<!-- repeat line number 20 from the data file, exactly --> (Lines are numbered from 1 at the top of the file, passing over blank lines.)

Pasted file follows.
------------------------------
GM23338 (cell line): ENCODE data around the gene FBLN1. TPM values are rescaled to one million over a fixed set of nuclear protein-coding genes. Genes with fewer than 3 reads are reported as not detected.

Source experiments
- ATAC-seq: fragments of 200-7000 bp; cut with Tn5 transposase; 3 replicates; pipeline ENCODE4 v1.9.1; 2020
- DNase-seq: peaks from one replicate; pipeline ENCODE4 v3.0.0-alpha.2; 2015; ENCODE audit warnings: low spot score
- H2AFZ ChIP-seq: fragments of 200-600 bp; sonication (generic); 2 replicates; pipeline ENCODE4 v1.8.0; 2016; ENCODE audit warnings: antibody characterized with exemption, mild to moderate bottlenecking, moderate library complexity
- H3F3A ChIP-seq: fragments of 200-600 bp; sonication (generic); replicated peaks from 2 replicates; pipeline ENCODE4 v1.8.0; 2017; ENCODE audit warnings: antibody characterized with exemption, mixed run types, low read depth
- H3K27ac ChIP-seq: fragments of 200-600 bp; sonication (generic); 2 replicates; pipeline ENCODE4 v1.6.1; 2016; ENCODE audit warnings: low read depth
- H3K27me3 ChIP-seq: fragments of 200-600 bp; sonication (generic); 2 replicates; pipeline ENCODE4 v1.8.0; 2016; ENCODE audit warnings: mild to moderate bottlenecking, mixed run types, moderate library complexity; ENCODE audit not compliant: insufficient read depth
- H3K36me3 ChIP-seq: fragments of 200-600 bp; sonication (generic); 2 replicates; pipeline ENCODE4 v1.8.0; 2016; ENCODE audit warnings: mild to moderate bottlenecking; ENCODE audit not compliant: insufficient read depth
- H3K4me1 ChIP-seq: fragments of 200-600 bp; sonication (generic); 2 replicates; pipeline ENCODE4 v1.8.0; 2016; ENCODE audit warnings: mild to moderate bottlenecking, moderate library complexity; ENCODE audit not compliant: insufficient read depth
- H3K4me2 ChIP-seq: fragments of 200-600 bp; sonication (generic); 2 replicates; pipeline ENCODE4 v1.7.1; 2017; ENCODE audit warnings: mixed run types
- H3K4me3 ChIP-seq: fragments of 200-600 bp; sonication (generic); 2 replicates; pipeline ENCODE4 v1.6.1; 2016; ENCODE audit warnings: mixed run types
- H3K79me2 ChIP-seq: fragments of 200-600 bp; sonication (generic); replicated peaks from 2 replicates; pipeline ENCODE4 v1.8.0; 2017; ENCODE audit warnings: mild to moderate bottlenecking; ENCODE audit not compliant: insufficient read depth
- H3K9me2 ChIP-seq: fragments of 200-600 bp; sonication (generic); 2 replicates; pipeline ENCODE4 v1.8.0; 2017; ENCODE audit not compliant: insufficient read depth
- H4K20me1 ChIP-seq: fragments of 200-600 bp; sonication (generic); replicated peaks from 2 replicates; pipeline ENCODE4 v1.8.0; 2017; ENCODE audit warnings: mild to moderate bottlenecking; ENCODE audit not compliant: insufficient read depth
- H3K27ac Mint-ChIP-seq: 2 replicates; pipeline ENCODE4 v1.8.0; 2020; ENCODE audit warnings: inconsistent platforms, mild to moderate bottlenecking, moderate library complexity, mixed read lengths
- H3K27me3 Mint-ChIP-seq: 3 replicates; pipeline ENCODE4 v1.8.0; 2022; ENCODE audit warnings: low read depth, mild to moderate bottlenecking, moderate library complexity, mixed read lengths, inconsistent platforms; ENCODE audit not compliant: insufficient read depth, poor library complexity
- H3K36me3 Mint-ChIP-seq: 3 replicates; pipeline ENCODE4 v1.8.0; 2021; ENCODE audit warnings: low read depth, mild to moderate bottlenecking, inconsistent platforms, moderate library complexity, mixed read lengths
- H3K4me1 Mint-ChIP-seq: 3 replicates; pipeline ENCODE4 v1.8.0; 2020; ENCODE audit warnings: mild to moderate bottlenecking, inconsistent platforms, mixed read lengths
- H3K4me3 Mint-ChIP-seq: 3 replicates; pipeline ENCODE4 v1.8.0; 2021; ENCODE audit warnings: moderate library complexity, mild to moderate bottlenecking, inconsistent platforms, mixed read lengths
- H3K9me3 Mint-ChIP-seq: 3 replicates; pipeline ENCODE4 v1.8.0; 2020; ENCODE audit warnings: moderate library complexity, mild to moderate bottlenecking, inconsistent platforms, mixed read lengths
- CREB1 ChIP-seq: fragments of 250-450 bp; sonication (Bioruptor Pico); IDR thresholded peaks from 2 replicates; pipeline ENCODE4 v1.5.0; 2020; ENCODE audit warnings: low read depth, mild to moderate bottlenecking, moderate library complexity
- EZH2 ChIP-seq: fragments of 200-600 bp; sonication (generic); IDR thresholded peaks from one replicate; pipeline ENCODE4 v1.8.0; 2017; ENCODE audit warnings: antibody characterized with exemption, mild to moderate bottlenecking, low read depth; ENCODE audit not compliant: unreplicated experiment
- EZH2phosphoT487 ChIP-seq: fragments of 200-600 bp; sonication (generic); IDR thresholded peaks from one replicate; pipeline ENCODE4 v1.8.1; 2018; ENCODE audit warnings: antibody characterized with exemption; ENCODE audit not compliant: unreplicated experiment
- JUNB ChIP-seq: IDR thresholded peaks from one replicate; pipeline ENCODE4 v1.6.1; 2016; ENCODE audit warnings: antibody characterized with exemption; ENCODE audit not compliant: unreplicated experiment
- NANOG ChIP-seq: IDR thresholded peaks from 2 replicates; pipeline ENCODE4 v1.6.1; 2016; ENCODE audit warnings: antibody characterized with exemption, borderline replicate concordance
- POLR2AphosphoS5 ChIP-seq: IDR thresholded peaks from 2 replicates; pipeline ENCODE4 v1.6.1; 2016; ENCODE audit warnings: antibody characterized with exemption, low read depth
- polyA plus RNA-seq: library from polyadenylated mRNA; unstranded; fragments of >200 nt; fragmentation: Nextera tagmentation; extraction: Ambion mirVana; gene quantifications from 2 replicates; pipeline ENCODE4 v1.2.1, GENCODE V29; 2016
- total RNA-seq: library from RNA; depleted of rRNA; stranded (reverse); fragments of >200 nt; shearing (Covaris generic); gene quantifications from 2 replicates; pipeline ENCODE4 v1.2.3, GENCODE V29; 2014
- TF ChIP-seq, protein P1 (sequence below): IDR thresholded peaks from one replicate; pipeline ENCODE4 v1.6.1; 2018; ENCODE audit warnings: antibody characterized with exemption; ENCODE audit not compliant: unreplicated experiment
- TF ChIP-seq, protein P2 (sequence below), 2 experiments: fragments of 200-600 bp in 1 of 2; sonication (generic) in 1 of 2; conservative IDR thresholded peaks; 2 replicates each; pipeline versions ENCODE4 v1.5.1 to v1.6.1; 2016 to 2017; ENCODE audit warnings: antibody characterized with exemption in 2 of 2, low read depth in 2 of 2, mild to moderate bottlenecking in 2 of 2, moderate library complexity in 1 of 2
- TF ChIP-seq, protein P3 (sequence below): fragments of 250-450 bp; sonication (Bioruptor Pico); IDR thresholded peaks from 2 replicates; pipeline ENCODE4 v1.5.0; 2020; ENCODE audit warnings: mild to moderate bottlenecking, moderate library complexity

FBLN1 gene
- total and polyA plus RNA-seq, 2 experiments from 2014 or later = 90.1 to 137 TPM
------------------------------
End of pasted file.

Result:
- H3K4me3 Mint-ChIP-seq: 3 replicates; pipeline ENCODE4 v1.8.0; 2021; ENCODE audit warnings: moderate library complexity, mild to moderate bottlenecking, inconsistent platforms, mixed read lengths